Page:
Social Science & Medicine Journal Retracts ‘Erroneous’ Study Claiming LGBT People Who Live in Prejudiced Communities Die Earlier

A mid-2000’s study linking anti-gay prejudice to shorter lifespans for lesbians, gays, and bisexual individuals has been retracted on grounds that it was an “erroneous” finding.

The study “Structural stigma and all-cause mortality in sexual minority populations” was conducted by researchers from Columbia University’s Mailman School of Public Health and was published by the peer-reviewed academic journal Social Science & Medicine in February 2014.

The study purported to have found that lesbian, gay, and bisexual people who live in communities with high levels of anti-gay sentiment tend to die earlier than lesbians, gays and bisexuals who live in communities that are more tolerant of their lifestyles.

The report suggested that lesbians, gays and bisexuals living in communities with a “high prejudice” to their lifestyles lived an average 12 years less than those living in more tolerant communities.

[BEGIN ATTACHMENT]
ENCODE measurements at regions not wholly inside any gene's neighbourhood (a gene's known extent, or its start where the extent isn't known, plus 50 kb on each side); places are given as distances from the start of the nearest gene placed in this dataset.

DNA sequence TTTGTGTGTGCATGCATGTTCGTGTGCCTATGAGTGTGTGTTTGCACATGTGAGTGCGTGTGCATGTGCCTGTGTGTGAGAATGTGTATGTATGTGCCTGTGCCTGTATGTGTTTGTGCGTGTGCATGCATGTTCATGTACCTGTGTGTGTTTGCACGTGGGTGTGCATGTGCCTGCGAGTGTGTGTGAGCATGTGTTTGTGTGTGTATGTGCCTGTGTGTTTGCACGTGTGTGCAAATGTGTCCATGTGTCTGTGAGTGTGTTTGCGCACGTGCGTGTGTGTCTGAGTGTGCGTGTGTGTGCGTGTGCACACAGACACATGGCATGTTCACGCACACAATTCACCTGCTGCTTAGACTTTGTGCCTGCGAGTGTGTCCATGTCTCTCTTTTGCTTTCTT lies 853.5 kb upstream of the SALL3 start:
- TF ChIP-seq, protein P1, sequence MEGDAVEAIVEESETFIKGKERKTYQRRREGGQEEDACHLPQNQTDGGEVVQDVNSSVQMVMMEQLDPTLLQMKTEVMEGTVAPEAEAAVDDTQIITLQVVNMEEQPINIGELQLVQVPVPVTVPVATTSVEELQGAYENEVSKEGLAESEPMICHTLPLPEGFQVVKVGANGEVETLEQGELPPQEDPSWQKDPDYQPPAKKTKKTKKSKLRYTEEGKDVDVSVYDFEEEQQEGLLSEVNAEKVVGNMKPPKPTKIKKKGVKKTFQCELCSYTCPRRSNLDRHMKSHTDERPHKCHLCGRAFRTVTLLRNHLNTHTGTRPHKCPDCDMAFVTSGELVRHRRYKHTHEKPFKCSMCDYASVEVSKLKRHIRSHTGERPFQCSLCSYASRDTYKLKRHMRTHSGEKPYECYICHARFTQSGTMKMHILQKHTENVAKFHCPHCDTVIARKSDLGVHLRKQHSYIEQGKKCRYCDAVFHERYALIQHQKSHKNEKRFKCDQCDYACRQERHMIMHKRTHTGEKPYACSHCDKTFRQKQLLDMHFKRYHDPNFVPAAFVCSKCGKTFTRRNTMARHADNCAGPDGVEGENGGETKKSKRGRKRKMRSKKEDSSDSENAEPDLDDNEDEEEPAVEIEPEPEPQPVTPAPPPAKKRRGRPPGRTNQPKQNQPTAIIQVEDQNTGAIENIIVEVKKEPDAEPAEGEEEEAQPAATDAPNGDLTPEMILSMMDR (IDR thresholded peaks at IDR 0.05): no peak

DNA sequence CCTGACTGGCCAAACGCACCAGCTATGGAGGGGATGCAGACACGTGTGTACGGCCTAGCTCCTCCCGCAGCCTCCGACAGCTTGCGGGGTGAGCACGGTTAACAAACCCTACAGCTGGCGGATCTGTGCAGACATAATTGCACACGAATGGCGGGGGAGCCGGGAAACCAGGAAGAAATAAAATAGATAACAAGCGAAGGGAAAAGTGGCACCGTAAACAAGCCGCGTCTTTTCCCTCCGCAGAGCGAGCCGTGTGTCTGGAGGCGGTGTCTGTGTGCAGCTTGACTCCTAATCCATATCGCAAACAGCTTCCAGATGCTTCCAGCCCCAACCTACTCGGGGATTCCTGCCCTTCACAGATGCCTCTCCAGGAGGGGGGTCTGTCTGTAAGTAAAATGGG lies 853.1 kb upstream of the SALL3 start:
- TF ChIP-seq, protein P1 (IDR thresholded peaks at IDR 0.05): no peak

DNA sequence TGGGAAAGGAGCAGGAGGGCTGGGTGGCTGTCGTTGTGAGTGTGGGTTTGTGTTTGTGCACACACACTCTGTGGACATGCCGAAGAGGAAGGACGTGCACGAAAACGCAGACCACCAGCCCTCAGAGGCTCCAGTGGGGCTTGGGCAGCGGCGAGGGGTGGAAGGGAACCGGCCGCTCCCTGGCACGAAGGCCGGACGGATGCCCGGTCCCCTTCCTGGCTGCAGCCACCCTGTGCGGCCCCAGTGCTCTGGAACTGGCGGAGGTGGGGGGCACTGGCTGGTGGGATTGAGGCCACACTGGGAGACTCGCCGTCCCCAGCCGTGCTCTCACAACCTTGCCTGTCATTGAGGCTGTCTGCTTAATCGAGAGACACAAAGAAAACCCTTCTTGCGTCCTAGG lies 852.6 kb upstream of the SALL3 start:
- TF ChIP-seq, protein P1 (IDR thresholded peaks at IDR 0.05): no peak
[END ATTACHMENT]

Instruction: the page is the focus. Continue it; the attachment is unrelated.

The study stated that analysis of specific causes of death revealed that suicide, homicide and cardiovascular diseases “were substantially elevated among sexual minorities in high-prejudice communities.”

The researchers, led by sociomedical sciences professor Mark Hatzenbuehler, indicated that an added stress that accompanies living in areas of lesser tolerance to LGBT lifestyles can cause earlier deaths.

The study had been promoted by institutions such as the National LGBT Health Education Center and was covered in a number of news outlets such as Reuters and ThinkProgress.

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SOURCE: Christian Post, Samuel Smith